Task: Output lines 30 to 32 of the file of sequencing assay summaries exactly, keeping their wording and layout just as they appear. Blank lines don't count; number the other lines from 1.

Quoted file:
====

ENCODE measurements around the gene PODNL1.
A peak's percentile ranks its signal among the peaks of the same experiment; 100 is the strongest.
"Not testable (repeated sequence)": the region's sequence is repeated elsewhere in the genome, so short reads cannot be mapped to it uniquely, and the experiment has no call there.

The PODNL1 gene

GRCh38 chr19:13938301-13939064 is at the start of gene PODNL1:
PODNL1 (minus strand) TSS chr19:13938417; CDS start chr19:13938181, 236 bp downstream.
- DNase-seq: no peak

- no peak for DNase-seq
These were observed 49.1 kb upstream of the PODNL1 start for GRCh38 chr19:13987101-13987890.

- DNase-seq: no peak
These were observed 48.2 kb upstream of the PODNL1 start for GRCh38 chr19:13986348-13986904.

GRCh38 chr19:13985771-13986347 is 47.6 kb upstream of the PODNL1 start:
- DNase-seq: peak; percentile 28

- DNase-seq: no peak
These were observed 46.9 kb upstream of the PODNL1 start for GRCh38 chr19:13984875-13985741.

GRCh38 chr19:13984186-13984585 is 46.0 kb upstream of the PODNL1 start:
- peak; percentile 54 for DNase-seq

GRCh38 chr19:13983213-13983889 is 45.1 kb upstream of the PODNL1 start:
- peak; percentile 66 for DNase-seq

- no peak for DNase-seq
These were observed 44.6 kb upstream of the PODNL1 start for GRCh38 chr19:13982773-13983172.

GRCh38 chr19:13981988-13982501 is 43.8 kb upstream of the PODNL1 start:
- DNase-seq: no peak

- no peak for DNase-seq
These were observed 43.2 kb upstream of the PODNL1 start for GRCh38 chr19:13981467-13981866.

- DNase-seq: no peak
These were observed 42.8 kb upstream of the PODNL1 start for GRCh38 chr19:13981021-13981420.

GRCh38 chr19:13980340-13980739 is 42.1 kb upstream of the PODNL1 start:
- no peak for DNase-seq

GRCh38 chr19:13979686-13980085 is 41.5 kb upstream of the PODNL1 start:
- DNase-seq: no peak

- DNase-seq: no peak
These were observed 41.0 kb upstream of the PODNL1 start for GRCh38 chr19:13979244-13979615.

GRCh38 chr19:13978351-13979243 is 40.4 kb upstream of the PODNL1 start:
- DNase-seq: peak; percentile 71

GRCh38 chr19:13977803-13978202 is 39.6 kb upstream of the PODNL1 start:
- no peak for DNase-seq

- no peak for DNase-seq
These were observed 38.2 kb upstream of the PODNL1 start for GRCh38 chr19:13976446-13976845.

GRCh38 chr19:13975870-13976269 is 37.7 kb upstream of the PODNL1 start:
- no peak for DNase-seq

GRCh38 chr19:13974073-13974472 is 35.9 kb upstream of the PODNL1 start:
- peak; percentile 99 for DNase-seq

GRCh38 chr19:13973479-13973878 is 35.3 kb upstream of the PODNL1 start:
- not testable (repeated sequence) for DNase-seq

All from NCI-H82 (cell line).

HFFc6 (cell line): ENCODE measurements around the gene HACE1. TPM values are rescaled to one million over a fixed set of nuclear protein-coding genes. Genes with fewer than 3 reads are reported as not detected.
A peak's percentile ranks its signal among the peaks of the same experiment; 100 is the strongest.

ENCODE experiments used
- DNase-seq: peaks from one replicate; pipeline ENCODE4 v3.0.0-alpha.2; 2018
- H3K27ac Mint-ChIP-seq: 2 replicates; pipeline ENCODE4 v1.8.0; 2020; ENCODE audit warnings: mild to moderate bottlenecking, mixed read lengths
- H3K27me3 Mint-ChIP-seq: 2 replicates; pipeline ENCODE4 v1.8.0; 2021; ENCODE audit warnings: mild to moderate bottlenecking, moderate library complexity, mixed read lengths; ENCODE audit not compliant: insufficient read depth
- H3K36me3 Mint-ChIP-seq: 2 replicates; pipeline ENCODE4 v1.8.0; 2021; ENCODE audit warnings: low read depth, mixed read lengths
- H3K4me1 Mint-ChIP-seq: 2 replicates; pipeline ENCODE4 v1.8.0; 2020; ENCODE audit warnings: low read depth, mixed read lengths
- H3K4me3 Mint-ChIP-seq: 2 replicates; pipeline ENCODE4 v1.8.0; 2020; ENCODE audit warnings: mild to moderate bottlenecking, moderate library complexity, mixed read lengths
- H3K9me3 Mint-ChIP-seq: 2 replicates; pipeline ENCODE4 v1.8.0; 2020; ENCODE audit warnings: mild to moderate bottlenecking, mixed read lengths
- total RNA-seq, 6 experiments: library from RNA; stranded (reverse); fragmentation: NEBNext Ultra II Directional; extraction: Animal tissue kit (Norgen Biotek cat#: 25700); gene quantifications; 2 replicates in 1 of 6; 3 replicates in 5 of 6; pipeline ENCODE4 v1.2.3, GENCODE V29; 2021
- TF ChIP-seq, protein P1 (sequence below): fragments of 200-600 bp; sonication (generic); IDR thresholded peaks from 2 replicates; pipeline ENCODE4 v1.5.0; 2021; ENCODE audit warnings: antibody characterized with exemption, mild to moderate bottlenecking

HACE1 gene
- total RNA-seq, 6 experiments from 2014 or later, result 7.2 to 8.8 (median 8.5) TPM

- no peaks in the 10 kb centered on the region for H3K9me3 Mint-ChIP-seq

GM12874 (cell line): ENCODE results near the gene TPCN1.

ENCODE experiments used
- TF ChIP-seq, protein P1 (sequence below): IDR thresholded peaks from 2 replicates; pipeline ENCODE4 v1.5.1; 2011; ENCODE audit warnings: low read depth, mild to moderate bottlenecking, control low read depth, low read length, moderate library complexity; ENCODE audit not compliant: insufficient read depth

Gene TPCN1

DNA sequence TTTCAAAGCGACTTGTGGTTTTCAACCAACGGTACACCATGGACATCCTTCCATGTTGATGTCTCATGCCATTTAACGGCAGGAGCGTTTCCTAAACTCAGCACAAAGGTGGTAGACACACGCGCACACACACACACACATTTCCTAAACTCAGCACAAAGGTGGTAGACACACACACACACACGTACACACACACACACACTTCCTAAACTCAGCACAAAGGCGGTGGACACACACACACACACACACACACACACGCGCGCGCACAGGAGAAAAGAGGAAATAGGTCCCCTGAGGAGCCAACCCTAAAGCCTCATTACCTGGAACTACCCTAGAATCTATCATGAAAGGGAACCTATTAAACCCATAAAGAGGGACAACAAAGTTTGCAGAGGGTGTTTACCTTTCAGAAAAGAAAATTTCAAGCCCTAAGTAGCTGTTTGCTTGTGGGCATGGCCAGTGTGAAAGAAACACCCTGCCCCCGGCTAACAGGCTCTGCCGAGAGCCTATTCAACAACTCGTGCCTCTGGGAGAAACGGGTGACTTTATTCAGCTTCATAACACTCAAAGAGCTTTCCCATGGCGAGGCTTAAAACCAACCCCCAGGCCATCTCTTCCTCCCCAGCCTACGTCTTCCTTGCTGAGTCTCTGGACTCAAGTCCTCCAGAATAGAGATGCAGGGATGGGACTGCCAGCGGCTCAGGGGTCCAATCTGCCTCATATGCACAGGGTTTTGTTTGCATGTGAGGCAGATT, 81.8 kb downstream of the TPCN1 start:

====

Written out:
GRCh38 chr19:13979686-13980085 is 41.5 kb upstream of the PODNL1 start:
- DNase-seq: no peak

- DNase-seq: no peak